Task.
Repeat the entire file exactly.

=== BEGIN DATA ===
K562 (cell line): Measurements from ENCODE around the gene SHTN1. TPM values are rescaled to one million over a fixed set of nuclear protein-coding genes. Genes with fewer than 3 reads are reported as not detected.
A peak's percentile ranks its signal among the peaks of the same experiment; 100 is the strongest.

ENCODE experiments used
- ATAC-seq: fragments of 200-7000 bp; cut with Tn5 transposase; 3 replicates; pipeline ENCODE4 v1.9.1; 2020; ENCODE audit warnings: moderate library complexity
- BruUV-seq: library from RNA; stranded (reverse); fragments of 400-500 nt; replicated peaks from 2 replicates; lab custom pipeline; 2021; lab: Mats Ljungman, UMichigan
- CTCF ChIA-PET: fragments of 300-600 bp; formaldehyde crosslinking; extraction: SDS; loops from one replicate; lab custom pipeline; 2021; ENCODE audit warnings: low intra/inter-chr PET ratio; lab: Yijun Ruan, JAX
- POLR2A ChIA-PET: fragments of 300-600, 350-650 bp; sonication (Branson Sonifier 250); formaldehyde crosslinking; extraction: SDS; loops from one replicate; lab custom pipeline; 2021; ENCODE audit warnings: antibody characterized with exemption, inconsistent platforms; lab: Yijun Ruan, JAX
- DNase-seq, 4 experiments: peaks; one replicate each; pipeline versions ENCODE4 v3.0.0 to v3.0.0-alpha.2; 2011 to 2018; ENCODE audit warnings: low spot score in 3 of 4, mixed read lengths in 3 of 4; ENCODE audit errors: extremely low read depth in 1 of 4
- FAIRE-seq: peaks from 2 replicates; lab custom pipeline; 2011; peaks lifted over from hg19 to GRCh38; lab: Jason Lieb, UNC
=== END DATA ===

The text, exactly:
K562 (cell line): Measurements from ENCODE around the gene SHTN1. TPM values are rescaled to one million over a fixed set of nuclear protein-coding genes. Genes with fewer than 3 reads are reported as not detected.
A peak's percentile ranks its signal among the peaks of the same experiment; 100 is the strongest.

ENCODE experiments used
- ATAC-seq: fragments of 200-7000 bp; cut with Tn5 transposase; 3 replicates; pipeline ENCODE4 v1.9.1; 2020; ENCODE audit warnings: moderate library complexity
- BruUV-seq: library from RNA; stranded (reverse); fragments of 400-500 nt; replicated peaks from 2 replicates; lab custom pipeline; 2021; lab: Mats Ljungman, UMichigan
- CTCF ChIA-PET: fragments of 300-600 bp; formaldehyde crosslinking; extraction: SDS; loops from one replicate; lab custom pipeline; 2021; ENCODE audit warnings: low intra/inter-chr PET ratio; lab: Yijun Ruan, JAX
- POLR2A ChIA-PET: fragments of 300-600, 350-650 bp; sonication (Branson Sonifier 250); formaldehyde crosslinking; extraction: SDS; loops from one replicate; lab custom pipeline; 2021; ENCODE audit warnings: antibody characterized with exemption, inconsistent platforms; lab: Yijun Ruan, JAX
- DNase-seq, 4 experiments: peaks; one replicate each; pipeline versions ENCODE4 v3.0.0 to v3.0.0-alpha.2; 2011 to 2018; ENCODE audit warnings: low spot score in 3 of 4, mixed read lengths in 3 of 4; ENCODE audit errors: extremely low read depth in 1 of 4
- FAIRE-seq: peaks from 2 replicates; lab custom pipeline; 2011; peaks lifted over from hg19 to GRCh38; lab: Jason Lieb, UNC